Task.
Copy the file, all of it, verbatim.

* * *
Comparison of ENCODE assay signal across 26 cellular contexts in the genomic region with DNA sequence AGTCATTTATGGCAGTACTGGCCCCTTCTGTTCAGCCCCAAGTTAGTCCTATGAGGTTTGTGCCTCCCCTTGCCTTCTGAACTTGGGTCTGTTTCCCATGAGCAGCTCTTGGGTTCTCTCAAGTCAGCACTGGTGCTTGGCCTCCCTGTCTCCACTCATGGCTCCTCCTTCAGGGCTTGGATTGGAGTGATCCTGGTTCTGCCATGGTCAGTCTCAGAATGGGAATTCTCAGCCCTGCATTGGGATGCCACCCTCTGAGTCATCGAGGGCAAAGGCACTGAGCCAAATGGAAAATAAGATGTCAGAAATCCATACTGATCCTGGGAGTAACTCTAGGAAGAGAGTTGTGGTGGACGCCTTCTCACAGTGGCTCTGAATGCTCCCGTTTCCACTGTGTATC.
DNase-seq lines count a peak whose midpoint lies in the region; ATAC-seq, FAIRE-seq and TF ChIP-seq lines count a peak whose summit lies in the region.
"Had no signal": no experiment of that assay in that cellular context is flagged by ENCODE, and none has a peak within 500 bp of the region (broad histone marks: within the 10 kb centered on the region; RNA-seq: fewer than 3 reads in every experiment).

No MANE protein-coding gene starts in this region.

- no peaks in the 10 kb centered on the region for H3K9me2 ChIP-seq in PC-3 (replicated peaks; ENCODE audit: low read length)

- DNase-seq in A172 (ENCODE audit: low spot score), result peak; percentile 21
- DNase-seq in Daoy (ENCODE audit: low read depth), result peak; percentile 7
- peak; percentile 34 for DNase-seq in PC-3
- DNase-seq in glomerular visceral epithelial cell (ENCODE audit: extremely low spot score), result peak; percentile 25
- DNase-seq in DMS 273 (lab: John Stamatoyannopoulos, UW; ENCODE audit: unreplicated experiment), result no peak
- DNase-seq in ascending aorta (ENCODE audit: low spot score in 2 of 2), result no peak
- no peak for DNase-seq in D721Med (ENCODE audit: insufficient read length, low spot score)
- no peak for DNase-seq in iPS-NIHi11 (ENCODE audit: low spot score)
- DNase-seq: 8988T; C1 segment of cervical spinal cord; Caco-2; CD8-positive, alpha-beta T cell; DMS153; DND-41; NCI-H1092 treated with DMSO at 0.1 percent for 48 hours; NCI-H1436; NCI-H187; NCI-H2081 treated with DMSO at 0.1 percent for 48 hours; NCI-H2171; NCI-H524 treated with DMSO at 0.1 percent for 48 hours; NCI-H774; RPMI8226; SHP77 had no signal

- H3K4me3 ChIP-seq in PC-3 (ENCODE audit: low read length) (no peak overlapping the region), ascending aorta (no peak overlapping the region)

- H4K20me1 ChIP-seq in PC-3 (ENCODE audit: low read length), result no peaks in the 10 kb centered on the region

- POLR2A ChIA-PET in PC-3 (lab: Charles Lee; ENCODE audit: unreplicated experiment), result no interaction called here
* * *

Comparison of ENCODE assay signal across 26 cellular contexts in the genomic region with DNA sequence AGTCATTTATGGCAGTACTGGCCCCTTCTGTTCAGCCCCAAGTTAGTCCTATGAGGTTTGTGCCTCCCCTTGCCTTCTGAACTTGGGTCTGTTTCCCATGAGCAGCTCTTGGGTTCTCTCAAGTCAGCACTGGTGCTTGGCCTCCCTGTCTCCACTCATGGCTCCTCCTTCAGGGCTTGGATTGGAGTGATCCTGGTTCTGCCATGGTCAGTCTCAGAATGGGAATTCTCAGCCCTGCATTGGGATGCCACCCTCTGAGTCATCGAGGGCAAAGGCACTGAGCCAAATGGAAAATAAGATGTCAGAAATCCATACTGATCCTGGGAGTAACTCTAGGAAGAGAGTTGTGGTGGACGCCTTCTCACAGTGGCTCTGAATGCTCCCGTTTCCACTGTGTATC.
DNase-seq lines count a peak whose midpoint lies in the region; ATAC-seq, FAIRE-seq and TF ChIP-seq lines count a peak whose summit lies in the region.
"Had no signal": no experiment of that assay in that cellular context is flagged by ENCODE, and none has a peak within 500 bp of the region (broad histone marks: within the 10 kb centered on the region; RNA-seq: fewer than 3 reads in every experiment).

No MANE protein-coding gene starts in this region.

- no peaks in the 10 kb centered on the region for H3K9me2 ChIP-seq in PC-3 (replicated peaks; ENCODE audit: low read length)

- DNase-seq in A172 (ENCODE audit: low spot score), result peak; percentile 21
- DNase-seq in Daoy (ENCODE audit: low read depth), result peak; percentile 7
- peak; percentile 34 for DNase-seq in PC-3
- DNase-seq in glomerular visceral epithelial cell (ENCODE audit: extremely low spot score), result peak; percentile 25
- DNase-seq in DMS 273 (lab: John Stamatoyannopoulos, UW; ENCODE audit: unreplicated experiment), result no peak
- DNase-seq in ascending aorta (ENCODE audit: low spot score in 2 of 2), result no peak
- no peak for DNase-seq in D721Med (ENCODE audit: insufficient read length, low spot score)
- no peak for DNase-seq in iPS-NIHi11 (ENCODE audit: low spot score)
- DNase-seq: 8988T; C1 segment of cervical spinal cord; Caco-2; CD8-positive, alpha-beta T cell; DMS153; DND-41; NCI-H1092 treated with DMSO at 0.1 percent for 48 hours; NCI-H1436; NCI-H187; NCI-H2081 treated with DMSO at 0.1 percent for 48 hours; NCI-H2171; NCI-H524 treated with DMSO at 0.1 percent for 48 hours; NCI-H774; RPMI8226; SHP77 had no signal

- H3K4me3 ChIP-seq in PC-3 (ENCODE audit: low read length) (no peak overlapping the region), ascending aorta (no peak overlapping the region)

- H4K20me1 ChIP-seq in PC-3 (ENCODE audit: low read length), result no peaks in the 10 kb centered on the region

- POLR2A ChIA-PET in PC-3 (lab: Charles Lee; ENCODE audit: unreplicated experiment), result no interaction called here